When it came to “outsiders,” Jesus tried to love them into the kingdom of God. Jesus did not try to convert sinners by threatening them or heaping guilt or shame on them, as did many of the Pharisees (Matt 23:4). He tried to transform them by eating with them, by scandalously welcoming them into an unconditional embrace of love. This shockingly inclusive compassion that Jesus showed to notorious and egregious sinners like tax collectors and prostitutes was what magnetically drew the crowds of ordinary people to him, and at the same time enraged the religious leaders to conspire against him.

I am convinced that we Christians have for too long preached about hell as the Pharisees did, not as Jesus did. We have made it only about “them,” not us. You see, when we make hell just about what happens to outsiders in the next life, we miss the fact that Jesus made his warning about hell primarily in relation to what insiders do in this life.

— Heath Bradley, The Flames of Love, p. 39-40

[Photo: Los Angeles Rose Garden, July 8, 2015]

Proving Your Worthiness

Saturday, July 14th, 2018

Emotions are sometimes complicated, but in terms of motivation, they’re not rocket science. You prove to yourself that you’re respectable, valuable, and lovable by respecting, valuing, and loving. There’s really no other way to do it. (Other people respecting, valuing, and loving you won’t feel genuine if you’re not respectful, valuing, and loving.) And if you prove these things to yourself, you won’t feel a need to prove them to anyone else. Respectful, valuing, and loving people will recognize these qualities in you. As for those who do not, you can sympathize with their need to heal and grow.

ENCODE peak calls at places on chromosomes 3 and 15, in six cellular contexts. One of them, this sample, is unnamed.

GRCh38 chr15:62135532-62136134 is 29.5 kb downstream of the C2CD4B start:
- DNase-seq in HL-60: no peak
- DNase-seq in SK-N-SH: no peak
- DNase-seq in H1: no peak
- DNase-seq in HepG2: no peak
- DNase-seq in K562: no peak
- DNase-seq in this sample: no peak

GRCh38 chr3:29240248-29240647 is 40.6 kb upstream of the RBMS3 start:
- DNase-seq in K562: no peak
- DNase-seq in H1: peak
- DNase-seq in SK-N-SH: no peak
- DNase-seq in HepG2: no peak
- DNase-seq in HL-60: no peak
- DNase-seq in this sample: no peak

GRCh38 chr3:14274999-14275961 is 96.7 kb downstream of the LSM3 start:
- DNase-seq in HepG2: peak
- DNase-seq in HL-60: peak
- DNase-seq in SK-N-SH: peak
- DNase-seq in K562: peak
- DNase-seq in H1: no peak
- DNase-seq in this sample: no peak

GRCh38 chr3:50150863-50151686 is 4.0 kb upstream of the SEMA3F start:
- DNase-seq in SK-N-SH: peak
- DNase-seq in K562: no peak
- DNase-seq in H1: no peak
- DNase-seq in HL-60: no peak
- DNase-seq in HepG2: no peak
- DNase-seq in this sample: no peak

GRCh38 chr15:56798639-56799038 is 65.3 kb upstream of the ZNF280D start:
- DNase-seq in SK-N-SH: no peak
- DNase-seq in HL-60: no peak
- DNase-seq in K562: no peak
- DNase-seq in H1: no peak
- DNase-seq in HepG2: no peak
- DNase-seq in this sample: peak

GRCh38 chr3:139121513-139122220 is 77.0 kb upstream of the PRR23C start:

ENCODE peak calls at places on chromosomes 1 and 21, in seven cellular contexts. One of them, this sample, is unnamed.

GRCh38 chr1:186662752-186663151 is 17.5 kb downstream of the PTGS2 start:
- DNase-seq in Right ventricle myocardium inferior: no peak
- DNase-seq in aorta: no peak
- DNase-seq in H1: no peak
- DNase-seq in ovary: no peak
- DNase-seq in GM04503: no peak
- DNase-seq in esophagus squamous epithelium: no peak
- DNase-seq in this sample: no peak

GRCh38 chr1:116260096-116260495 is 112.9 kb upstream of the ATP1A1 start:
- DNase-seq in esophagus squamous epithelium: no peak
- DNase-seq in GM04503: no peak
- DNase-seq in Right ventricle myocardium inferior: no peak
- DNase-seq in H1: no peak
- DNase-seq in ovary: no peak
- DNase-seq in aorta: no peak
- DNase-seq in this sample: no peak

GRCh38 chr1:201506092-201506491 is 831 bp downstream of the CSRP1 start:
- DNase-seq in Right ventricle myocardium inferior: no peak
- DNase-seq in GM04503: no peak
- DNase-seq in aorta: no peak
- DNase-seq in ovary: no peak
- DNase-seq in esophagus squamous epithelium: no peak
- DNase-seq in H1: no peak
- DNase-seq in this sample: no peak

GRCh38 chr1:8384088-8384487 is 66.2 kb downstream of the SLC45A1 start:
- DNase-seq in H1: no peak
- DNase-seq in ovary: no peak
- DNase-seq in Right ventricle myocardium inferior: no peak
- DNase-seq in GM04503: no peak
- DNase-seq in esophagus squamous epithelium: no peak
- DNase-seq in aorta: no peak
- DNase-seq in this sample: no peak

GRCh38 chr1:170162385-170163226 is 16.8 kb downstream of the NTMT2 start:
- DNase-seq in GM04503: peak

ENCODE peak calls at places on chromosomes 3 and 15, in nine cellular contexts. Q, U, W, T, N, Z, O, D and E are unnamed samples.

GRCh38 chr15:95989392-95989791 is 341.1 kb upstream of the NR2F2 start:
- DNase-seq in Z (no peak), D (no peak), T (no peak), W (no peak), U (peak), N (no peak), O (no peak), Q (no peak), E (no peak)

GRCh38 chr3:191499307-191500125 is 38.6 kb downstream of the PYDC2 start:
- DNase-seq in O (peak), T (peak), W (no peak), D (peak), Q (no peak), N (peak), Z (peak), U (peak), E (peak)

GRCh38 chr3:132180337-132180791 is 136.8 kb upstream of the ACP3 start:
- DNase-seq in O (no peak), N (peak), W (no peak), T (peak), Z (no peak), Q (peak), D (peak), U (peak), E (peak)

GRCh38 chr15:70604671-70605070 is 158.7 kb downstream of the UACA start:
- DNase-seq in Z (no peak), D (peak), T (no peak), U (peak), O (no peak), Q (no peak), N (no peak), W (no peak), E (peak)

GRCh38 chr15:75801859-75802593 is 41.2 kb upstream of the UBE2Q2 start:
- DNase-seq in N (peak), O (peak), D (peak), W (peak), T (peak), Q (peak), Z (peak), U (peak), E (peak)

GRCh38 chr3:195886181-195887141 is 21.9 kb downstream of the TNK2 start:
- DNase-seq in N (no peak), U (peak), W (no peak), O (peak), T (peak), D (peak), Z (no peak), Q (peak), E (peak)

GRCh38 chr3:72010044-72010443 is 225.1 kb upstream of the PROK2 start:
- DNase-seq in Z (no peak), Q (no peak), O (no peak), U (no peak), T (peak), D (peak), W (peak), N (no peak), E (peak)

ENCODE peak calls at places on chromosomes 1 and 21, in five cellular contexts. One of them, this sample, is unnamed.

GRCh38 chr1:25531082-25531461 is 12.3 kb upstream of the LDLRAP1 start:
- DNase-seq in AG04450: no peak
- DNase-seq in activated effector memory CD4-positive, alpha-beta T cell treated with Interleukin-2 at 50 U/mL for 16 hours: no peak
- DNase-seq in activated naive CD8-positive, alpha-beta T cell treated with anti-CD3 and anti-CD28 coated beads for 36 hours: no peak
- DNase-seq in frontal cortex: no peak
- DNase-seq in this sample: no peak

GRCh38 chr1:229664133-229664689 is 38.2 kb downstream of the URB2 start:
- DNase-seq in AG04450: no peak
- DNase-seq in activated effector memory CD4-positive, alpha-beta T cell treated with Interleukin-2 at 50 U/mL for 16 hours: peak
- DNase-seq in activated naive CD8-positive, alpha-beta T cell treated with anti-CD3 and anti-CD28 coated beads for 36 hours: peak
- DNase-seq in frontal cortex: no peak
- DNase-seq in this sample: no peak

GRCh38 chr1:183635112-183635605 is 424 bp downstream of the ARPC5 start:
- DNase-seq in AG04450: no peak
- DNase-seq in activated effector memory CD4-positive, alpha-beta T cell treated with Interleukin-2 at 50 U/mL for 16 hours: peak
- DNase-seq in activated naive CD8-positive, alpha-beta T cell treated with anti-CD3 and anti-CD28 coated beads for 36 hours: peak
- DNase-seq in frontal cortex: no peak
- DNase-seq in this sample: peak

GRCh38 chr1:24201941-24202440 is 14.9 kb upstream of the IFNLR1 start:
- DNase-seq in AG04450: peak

— Steven Stosny, Living and Loving After Betrayal, p. 62

[Photo: Haut Koenigsbourg, Alsace, France, September 28, 1997]

Stress Response as a Resource

Monday, July 2nd, 2018

Viewing your stress response as a resource works because it helps you believe “I can do this.” This belief is important for ordinary stress, but it may be even more important during extraordinary stress. Knowing that you are adequate to the challenges in your life can mean the difference between hope or despair, persistence or defeat. Research shows that how you interpret your body’s stress response plays a role in this belief, whether you are worried about an exam, getting over a divorce, or facing your next round of chemo.

Embracing stress is a radical act of self-trust: View yourself as capable and your body as a resource. You don’t have to wait until you no longer have fear, stress, or anxiety to do what matters most. Stress doesn’t have to be a sign to stop and give up on yourself. This kind of mindset shift is a catalyst, not a cure. It doesn’t erase your suffering or make your problems disappear. But if you are willing to rethink your stress response, it may help you recognize your strength and access your courage.

— Kelly McGonigal, The Upside of Stress, p. 133-134

[Photo: Burg Rheinstein, Germany, July 1997]